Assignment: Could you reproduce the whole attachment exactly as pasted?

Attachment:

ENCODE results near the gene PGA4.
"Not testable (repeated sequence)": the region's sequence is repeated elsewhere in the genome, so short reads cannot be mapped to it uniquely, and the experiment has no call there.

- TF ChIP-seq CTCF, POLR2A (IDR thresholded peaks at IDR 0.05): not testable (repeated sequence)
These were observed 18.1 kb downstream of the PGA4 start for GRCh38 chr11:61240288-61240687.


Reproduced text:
ENCODE results near the gene PGA4.
"Not testable (repeated sequence)": the region's sequence is repeated elsewhere in the genome, so short reads cannot be mapped to it uniquely, and the experiment has no call there.

- TF ChIP-seq CTCF, POLR2A (IDR thresholded peaks at IDR 0.05): not testable (repeated sequence)
These were observed 18.1 kb downstream of the PGA4 start for GRCh38 chr11:61240288-61240687.